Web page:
Thune Statement on Passing of Harriet Pressler

Thune Statement on Passing of Harriet Pressler

“We are praying for the Pressler family and know that Harriet’s legacy will continue to live on through those she leaves behind.”

SIOUX FALLS, S.D. — U.S. Sen. John Thune (R-S.D.) today released the following statement on the passing of Harriet Pressler, wife of former U.S. Sen. Larry Pressler (R-S.D.):

“Kimberley and I join South Dakotans today in mourning the loss of Harriet Pressler,” said Thune. “Harriet was a faith-filled woman who radiated grace and kindness to everyone she met as she and her husband Larry proudly served the state of South Dakota for many years. Kimberley worked for Senator Pressler and came to know Harriet as a tireless fighter for our state, and she has so many friends in South Dakota that are saddened to hear this news. We are praying for the Pressler family and know that Harriet’s legacy will continue to live on through those she leaves behind.”

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Attorney General Jackley Announces Two Men Sentenced in Connection to Fatal Shooting

Attorney General Jackley Announces Two Men Sentenced in Connection to Fatal Shooting

PIERRE, S.D. — South Dakota Attorney General Marty Jackley announces that two men have been sentenced to prison after earlier pleading guilty for their actions connected to a 2021 fatal shooting that occurred at a Sioux Falls restaurant.

Isaac Mohammed Wali, 22, of Sioux Falls was sentenced Thursday to 30 years in prison, with 17 years suspended, after pleading guilty to two counts of Aggravated Assault with a Deadly Weapon. Antoine Demetrius Richardson Jr., 30, of Sioux Falls was sentenced Tuesday to a suspended sentence of 42 months in prison after pleading guilty to Possession of a Firearm while having a felony drug conviction. The two men were convicted and sentenced after agreeing to plea bargains.

Both were charged in the November, 2021 fatal shooting at Giliberto’s Mexican Taco Shop. The shooting resulted in the death of 37-year-old Garang Hakim Aluong of Sioux Falls. Another person was injured.

“These sentencings hopefully bring some comfort to the one person who was injured and the two families involved,” said Attorney General Jackley. “Thank you to the law enforcement officers and prosecutors who brought these defendants to justice.”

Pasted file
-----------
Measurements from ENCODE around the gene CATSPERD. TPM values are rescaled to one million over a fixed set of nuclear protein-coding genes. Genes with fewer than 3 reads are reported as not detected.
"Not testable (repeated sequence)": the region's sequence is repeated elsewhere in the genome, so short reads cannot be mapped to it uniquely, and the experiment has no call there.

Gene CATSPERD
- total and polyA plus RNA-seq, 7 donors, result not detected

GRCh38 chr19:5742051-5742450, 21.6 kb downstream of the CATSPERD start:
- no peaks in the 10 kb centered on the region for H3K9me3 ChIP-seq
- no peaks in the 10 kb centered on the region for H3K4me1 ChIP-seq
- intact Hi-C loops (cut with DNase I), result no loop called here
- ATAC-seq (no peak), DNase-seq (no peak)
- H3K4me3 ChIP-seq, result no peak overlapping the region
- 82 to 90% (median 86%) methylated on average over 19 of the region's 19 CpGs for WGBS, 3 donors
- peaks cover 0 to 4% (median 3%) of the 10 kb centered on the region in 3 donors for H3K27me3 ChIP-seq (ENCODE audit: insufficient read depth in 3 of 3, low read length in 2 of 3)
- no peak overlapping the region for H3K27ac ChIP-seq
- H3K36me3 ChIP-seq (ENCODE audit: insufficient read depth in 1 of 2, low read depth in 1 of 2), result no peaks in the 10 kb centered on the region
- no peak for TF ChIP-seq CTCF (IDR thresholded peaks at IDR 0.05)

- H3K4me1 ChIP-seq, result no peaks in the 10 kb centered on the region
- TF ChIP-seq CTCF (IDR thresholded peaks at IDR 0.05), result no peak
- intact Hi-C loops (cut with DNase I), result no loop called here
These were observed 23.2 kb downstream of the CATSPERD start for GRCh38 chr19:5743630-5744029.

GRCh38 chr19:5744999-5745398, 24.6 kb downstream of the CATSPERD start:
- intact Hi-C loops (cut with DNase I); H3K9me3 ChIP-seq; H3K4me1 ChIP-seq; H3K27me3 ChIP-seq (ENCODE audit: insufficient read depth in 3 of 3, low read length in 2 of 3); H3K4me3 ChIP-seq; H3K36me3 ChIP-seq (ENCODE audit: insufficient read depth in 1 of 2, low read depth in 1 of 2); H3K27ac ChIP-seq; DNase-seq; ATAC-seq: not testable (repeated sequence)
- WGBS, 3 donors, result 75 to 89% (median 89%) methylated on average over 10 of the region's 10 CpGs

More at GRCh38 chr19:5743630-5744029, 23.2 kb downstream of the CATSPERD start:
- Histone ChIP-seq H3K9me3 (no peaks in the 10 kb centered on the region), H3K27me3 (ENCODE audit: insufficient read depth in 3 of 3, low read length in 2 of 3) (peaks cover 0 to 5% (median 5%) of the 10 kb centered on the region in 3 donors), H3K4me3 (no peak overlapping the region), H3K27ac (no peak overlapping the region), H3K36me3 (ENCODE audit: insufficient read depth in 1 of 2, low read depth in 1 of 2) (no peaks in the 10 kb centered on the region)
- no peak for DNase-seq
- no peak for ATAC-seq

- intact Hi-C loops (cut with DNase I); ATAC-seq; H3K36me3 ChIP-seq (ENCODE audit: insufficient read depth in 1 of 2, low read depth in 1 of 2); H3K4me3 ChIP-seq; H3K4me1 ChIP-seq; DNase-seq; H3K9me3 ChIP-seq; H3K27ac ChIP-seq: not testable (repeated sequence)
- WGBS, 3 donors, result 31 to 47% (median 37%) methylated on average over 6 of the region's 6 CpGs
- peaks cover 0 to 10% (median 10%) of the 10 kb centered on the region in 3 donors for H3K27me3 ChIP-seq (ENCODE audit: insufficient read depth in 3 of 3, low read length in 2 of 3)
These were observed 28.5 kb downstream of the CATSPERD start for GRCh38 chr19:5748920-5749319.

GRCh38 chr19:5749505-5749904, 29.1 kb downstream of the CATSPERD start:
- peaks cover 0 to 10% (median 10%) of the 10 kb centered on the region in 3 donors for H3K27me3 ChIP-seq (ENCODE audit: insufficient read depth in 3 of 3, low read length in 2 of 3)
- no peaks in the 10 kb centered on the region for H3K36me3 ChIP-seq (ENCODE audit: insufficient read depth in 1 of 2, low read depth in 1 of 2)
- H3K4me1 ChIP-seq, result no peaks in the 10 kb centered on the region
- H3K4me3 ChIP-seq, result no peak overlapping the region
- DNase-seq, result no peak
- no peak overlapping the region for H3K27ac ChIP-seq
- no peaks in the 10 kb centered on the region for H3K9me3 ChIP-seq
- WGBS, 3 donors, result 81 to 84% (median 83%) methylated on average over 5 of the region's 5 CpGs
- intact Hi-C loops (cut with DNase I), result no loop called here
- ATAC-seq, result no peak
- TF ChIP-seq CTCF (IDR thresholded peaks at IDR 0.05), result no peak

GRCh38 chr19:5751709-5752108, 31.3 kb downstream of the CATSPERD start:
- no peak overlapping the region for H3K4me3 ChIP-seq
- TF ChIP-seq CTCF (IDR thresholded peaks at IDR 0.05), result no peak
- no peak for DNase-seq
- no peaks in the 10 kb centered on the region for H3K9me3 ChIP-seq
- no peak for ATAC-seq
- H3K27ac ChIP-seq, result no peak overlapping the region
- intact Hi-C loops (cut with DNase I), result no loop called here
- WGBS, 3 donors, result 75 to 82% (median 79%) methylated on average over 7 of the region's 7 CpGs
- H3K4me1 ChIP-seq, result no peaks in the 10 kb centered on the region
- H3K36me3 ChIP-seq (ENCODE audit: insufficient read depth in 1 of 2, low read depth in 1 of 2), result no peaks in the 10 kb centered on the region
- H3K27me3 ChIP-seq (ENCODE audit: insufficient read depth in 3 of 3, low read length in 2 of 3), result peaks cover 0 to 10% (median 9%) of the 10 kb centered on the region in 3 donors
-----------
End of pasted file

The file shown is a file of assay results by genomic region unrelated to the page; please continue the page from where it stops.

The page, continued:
The case was investigated by the Sioux Falls Police Department.

Prosecution was handled by the South Dakota Attorney General’s Office.

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Thune Highlights South Dakota’s Time-Honored Pheasant Hunting Tradition

Thune Highlights South Dakota’s Time-Honored Pheasant Hunting Tradition

 “Whether you’re gathered around a meal of fresh pheasant in our great outdoors or gathered around the Thanksgiving turkey, there’s a lot to be thankful for as a South Dakotan.”

Click here or on the picture above to watch the video.

WASHINGTON — U.S. Sen. John Thune (R-S.D.) today spoke on the Senate floor about South Dakota’s time-honored pheasant hunting tradition and discussed the important role it has on the state’s economy and its dependence on effective conservation practices. Thune also spoke about the worsening security and humanitarian crisis at the southern border, and he called on the White House and Senate Democrats to prioritize a border security package that includes meaningful asylum and parole reforms.

2 new candidates file to run for the legislature in Sioux Falls

2 new candidates have filed Statements of Organizations to run for the South Dakota Legislature this week.

JR Anderson of Sioux Falls has filed paperwork to run for the House in District 12 for the seats currently held by incumbent Republicans Amber Arlint and Greg Jamison.  While no immediate information is available, it appears from his social media that Anderson is likely to run as a Democrat.

Erik Muckey of Sioux Falls has also filed a statement of organization to run, specifically in District 15. Muckey’s campaign chair is former D15 State Rep and Gubernatorial Candidate Jamie Smith, if we’re to take that as an indication of his party affiliation.